“Those four met for lunch at Nicollet Island Inn to see if there might be a way forward, but the musicians walked away after the second meeting. Wright felt they were just rehashing old talking points.”
This is a clear, but subtle example of one of my recurring problems with this story. At this point in the narrative, subtle shadings can significantly change how readers perceive an event, and you need a careful, perceptive observer (and reporter) to sort things out and present them to the reader.
My issue with this statement is that from my perspective it essentially portrays the musicians as walking away abruptly, making them seem somewhat flaky and intransigent, and only then providing a glimmer of their rationale for doing so. This needs to be explored more deeply. Were the board negotiators indeed restating and earlier offer, as the musicians observed? Were the musicians justified in believing that this was a stalling action, and that they were better served by sticking with the main negotiators rather than this “splinter” group? We don’t know. All we know from this detail is the musicians “walked away,” which has very specific connotations. This kind of detail could be a moment that reflects larger patterns and gives greater insight to what was happening behind the scenes… but all we know is the musicians “walked away.”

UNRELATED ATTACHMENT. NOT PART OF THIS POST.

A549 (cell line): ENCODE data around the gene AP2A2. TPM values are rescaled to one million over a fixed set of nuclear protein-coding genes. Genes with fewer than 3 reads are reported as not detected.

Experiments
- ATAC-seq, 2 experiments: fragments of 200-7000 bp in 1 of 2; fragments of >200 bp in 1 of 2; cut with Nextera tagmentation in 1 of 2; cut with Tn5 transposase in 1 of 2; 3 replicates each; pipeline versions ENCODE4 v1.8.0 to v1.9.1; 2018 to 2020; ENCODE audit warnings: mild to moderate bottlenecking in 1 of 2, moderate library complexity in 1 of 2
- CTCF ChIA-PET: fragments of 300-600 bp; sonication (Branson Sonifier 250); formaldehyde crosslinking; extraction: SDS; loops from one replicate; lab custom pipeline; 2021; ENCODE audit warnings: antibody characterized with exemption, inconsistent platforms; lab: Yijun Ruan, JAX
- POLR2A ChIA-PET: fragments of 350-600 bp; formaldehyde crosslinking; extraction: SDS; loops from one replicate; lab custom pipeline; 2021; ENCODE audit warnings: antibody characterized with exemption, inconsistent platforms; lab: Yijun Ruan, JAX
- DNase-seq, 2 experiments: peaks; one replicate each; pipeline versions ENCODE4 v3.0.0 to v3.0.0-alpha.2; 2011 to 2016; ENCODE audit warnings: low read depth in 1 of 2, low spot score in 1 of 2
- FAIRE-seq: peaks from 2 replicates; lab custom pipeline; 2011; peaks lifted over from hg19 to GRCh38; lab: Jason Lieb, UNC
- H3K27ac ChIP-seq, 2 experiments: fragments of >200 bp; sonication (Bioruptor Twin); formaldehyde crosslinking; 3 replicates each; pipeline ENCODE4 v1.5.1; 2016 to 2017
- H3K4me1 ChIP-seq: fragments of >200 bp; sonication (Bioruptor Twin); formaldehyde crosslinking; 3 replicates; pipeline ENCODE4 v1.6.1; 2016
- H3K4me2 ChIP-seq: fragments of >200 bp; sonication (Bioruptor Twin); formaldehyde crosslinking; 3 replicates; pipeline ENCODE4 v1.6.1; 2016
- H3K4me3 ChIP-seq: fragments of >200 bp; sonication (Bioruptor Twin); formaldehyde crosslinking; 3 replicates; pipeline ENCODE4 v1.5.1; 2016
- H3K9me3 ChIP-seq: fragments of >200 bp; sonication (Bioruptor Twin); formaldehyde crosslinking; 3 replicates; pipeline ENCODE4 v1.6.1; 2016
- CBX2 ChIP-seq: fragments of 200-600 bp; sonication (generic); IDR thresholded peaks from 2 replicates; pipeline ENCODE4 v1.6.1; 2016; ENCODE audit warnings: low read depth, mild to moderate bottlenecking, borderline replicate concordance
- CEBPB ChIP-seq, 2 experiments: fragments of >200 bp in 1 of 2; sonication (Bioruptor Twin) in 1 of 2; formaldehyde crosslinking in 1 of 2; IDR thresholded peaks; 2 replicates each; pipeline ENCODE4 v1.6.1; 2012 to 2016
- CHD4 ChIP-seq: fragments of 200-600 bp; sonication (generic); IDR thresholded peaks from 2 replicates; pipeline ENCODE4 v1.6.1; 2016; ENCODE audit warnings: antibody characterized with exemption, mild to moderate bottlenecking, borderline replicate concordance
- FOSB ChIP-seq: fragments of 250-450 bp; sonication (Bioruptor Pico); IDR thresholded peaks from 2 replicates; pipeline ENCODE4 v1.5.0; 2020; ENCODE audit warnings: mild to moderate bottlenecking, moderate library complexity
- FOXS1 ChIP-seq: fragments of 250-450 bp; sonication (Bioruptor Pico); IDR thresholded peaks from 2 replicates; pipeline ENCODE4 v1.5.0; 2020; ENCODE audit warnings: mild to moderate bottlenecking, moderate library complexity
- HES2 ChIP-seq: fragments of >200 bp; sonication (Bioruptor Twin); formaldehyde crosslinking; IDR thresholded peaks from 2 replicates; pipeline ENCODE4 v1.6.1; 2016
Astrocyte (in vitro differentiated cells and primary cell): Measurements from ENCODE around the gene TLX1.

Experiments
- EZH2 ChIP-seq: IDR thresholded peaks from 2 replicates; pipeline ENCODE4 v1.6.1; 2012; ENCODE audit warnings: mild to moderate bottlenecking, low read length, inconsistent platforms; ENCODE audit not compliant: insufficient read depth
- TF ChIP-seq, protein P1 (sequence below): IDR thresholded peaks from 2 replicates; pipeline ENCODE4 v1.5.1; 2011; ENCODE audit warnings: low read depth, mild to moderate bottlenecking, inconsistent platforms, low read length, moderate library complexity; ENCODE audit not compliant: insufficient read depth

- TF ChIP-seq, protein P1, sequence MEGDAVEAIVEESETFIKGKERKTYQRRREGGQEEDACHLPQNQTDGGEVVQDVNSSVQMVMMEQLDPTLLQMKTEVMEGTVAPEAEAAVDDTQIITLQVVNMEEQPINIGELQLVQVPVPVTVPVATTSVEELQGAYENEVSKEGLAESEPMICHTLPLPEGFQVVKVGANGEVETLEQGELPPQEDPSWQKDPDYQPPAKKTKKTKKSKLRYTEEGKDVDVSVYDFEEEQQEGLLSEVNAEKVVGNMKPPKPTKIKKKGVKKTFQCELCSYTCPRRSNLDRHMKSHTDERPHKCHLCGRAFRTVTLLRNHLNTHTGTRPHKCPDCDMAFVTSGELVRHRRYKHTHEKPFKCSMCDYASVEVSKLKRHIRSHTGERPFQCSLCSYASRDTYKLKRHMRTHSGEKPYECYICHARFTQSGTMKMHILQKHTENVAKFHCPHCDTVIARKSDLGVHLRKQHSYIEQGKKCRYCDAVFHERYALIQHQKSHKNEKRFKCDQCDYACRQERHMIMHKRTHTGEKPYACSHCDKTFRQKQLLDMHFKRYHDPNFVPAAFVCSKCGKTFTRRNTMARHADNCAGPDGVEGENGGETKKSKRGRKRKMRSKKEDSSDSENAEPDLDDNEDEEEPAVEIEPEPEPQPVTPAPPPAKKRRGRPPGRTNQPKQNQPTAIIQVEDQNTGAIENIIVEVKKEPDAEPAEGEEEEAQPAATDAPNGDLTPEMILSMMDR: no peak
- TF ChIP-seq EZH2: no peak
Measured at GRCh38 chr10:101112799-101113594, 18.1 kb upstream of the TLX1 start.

Again, this isn’t wrong, and I realize there are space limitations for this story. Clearly, you’re trying to be brief. But this feels off to me.
“Dick Cisek, a former orchestra president, said last week he felt the deal ‘was a reasonable compromise.’”
Again, I’m not sure what this quote adds, or why you approached Dick Cisek. It’s not that he’s uninterested in the dispute’s resolution… I’m sure he is. But was he involved behind the scenes? Was he in communication with both sides, or trusted by both sides? I’m not sure why we’re introduced to a brand new voice at this point, who again weighs in with a four-word phrase that adds no profound insights to the situation.